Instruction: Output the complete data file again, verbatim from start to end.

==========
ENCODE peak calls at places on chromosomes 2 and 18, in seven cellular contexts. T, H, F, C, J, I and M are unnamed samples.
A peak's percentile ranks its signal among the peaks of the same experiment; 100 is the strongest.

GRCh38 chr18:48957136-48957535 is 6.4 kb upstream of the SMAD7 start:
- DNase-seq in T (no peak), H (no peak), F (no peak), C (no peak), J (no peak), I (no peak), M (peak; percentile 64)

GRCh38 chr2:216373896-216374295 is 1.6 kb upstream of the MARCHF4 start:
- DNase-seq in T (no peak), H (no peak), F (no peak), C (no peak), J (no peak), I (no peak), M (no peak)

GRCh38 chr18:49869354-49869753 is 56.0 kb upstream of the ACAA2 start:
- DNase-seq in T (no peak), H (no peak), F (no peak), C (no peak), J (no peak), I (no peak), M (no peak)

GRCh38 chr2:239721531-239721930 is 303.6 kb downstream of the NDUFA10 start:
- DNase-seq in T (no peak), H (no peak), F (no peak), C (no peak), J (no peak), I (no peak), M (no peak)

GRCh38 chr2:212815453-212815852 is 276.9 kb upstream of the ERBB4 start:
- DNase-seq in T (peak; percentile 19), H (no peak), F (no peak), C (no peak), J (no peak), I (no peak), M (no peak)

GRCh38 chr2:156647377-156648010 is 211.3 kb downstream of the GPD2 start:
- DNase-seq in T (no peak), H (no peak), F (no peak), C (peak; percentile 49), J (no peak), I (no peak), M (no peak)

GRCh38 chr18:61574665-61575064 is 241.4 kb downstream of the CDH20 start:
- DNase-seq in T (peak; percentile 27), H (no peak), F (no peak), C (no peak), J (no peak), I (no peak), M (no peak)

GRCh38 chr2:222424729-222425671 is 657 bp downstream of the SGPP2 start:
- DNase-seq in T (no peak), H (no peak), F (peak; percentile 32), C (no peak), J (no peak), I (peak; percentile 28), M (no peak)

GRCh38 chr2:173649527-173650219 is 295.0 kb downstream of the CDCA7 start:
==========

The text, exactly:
ENCODE peak calls at places on chromosomes 2 and 18, in seven cellular contexts. T, H, F, C, J, I and M are unnamed samples.
A peak's percentile ranks its signal among the peaks of the same experiment; 100 is the strongest.

GRCh38 chr18:48957136-48957535 is 6.4 kb upstream of the SMAD7 start:
- DNase-seq in T (no peak), H (no peak), F (no peak), C (no peak), J (no peak), I (no peak), M (peak; percentile 64)

GRCh38 chr2:216373896-216374295 is 1.6 kb upstream of the MARCHF4 start:
- DNase-seq in T (no peak), H (no peak), F (no peak), C (no peak), J (no peak), I (no peak), M (no peak)

GRCh38 chr18:49869354-49869753 is 56.0 kb upstream of the ACAA2 start:
- DNase-seq in T (no peak), H (no peak), F (no peak), C (no peak), J (no peak), I (no peak), M (no peak)

GRCh38 chr2:239721531-239721930 is 303.6 kb downstream of the NDUFA10 start:
- DNase-seq in T (no peak), H (no peak), F (no peak), C (no peak), J (no peak), I (no peak), M (no peak)

GRCh38 chr2:212815453-212815852 is 276.9 kb upstream of the ERBB4 start:
- DNase-seq in T (peak; percentile 19), H (no peak), F (no peak), C (no peak), J (no peak), I (no peak), M (no peak)

GRCh38 chr2:156647377-156648010 is 211.3 kb downstream of the GPD2 start:
- DNase-seq in T (no peak), H (no peak), F (no peak), C (peak; percentile 49), J (no peak), I (no peak), M (no peak)

GRCh38 chr18:61574665-61575064 is 241.4 kb downstream of the CDH20 start:
- DNase-seq in T (peak; percentile 27), H (no peak), F (no peak), C (no peak), J (no peak), I (no peak), M (no peak)

GRCh38 chr2:222424729-222425671 is 657 bp downstream of the SGPP2 start:
- DNase-seq in T (no peak), H (no peak), F (peak; percentile 32), C (no peak), J (no peak), I (peak; percentile 28), M (no peak)

GRCh38 chr2:173649527-173650219 is 295.0 kb downstream of the CDCA7 start: